1. The Nigerian economy is undergoing agonizing recession which may be longer than anticipated. As a Risk Management expert, what in your opinion has been the banks' experience as different from a period of economic growth? Would you say that generally, banks have lived up to expectation?
The decline in global oil prices has negatively impacted Nigeria’s economy, driving major macro-economic variables southward. As you are aware, the economy is in a recession with gross domestic product (GDP) contracting by 2.24% in the third quarter of 2016. This is the third consecutive quarter of negative growth after the GDP shrunk by 0.36% and 2.06% in the first and second quarters, respectively.
As you rightly observed, the recession may be longer than earlier anticipated due to the dwindling government revenues on account of the lower oil prices, depreciation of the Naira that induces a higher cost of imported intermediate inputs, contraction in consumer spending and purchasing power, among other factors.
Unlike period of economic growth, the current recession has affected the performance of the banking industry negatively as banks do not exist in isolation of the larger macro-economy. Banks have had to contend with rising Non-performing loans (NPL) ratios and higher levels of provisioning due to weakening capacity of a number of loan obligors to meet their obligations as and at when due. This has also had negative multiplier effects on some other prudential ratios for banks, such as the loan to deposit ratios and capital adequacy ratios (CAR).
In addition, Banks are facing some pressure on their foreign currency denominated exposures which have been further aggravated by the devaluation of the Naira while contending with contraction in margins and spreads.
While there may be varied opinions on whether Banks are living up to expectation, I believe that Banks are constrained by the recent decline in the country’s macro-economic fundamentals. Therefore, Banks must evolve and adopt strategies that will enable them to cope with the current economic challenges. However, banks have continued to provide tremendous support to the government through the attraction of foreign investment, while also working well with the Central Bank of Nigeria (CBN) to effectively manage relationships with correspondent banks in the wake of the significant trade arrears that were not resolved until June 2016, through forward transactions.
2. How would you describe the challenges before a Risk Manager at this point in time as against that of a borrower? How can lending assist to overcome an economic recession?
The principal responsibility of a Risk Manager is to ensure minimization of losses that may arise from risk taking activities. At this point in time, the challenges facing a Risk Manager are the likely revenue contraction and asset quality issues in an environment of potentially weak credit growth. The default level on loans is quite high. Other challenges include the impact of another round of devaluation of the Naira on prudential ratios such as CAR and NPL ratios, cost of risk amongst others. The economic environment has also resulted into challenges for most borrowers. For example, most of the Fast Moving Consumer Goods (FMCG) companies quoted on the Nigerian Stock Exchange (NSE) recorded decline in turnover ( as a result of the reduction in effective demand for their products) and dwindling profitability in the reported accounts for 2015, compared to prior year.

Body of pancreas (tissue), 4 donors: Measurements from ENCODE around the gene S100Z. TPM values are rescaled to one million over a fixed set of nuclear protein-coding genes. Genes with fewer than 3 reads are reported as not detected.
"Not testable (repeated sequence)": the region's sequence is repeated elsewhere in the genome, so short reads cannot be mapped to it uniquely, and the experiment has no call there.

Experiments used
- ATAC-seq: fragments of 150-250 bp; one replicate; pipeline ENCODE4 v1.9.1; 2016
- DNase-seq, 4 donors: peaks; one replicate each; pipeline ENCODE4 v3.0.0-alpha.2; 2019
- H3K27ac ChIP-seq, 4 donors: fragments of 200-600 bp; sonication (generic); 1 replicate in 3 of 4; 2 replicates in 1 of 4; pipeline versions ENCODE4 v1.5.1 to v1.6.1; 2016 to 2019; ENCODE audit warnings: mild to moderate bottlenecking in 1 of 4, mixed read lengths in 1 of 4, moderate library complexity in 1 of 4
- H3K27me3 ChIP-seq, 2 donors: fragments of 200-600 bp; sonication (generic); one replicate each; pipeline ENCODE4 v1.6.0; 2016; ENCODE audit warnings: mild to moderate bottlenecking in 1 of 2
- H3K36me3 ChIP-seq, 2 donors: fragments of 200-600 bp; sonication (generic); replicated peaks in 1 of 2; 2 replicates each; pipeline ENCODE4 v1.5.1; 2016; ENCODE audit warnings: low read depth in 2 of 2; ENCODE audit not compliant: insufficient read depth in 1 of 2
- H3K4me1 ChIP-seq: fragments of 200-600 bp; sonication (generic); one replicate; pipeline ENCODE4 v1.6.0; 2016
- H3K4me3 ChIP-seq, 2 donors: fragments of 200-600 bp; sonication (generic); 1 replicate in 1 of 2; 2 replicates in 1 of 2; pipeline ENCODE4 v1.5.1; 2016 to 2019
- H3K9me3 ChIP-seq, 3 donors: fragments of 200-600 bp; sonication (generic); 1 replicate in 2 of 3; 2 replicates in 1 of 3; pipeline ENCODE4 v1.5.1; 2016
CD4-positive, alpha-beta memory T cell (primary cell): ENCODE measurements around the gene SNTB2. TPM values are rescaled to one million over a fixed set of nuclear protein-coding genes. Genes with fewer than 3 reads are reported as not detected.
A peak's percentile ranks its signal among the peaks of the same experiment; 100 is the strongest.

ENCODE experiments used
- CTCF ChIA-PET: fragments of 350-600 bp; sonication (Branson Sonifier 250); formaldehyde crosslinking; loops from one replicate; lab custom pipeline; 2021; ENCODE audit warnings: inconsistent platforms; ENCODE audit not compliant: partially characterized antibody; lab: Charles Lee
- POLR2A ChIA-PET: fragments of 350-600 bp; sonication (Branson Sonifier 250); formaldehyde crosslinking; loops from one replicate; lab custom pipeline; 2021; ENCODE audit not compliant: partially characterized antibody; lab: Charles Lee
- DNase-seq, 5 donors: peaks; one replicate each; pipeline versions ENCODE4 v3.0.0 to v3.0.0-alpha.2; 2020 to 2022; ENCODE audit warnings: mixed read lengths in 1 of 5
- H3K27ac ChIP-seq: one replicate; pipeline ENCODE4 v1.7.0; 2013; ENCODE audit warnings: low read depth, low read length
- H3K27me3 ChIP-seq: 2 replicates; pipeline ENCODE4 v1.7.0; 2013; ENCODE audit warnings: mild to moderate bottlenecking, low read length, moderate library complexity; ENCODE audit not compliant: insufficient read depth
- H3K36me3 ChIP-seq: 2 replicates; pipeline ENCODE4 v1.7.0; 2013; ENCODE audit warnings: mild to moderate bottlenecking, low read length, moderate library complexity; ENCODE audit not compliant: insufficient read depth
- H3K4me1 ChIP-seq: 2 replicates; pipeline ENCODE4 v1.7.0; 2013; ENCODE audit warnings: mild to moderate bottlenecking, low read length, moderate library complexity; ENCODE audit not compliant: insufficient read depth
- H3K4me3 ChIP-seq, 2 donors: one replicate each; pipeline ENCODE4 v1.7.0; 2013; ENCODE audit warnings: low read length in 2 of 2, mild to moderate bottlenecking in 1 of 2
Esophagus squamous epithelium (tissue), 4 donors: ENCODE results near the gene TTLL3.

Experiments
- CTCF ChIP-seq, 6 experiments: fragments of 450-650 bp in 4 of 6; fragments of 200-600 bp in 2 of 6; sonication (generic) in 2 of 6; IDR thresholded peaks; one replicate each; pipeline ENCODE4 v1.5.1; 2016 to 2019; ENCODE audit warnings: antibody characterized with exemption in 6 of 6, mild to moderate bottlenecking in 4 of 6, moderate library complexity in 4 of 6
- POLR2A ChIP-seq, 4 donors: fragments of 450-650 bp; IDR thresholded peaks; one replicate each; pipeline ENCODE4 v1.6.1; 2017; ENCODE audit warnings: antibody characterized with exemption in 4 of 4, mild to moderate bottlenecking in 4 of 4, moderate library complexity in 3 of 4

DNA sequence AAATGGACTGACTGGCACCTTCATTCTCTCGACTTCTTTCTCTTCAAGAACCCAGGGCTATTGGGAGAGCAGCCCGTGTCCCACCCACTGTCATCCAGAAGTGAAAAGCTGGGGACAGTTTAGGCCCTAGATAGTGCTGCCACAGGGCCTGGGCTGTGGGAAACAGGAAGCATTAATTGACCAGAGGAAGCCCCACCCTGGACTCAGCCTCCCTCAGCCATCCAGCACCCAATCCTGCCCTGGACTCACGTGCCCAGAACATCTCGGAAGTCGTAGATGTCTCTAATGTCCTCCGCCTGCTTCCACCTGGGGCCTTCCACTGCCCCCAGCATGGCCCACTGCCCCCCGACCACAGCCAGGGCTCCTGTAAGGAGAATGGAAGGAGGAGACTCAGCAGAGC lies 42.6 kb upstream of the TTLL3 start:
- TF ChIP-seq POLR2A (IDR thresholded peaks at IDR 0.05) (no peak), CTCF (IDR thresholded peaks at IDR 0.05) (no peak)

While lending can assist to overcome an economic recession by jump-starting incremental economic activities, the current weak economy and the level of NPLs have made Banks not to be particularly bullish in growing their exposure to the private sector. However, to engender more lending to enterprises and companies, at reasonable and reduced interest rates, targeting MSMEs, agriculture, power and non-oil exports which will aid economic growth, the CBN needs to consider more incentives for Banks.
3. Are there any incentives from the government to encourage lending in this current recession?
It would be recalled that in a bid to inject more liquidity into the system and encourage lending, the CBN lowered the cash reserve requirements (CRR) from 30% to 25% in October 2015. The following month, citing concerns that the lower CRR had not sufficiently improved credit delivery, the CBN further reduced the CRR to 20% with a caveat that the liquidity (from the 5% reduction) will only be released if Banks agreed to increase lending to targeted sectors. However, observing heightened activity in the interbank market and lackluster lending growth, the regulator admitted that previous efforts to reflate the economy had not elicited the required response, and reversed course by raising the CRR to 22.5% in March 2016.
The major noticeable direct incentive provided by the Government is in respect of the MSMEs particularly within the agriculture sector. Consequently, many Banks are currently considering the growth of their portfolios of MSMEs leveraging the incentives provided by the CBN to mitigate the inherent risks in this sector.
4. For an economy that was struggling to propel its MSMEs prior to recession, what would you say is the fate of budding enterprises?
The quest to empower MSMEs, especially by financial institutions, has gained traction in the last few years largely driven by the significant untapped growth potential of the sector as well as incentives provided by the CBN to reduce the risk of lending to this sector. While MSMEs are generally more vulnerable in a period of economic downturn, it also provides an opportunity to deliberately develop this sector considering their potential to contribute significantly to employment generation, wealth creation, poverty alleviation and improved food security.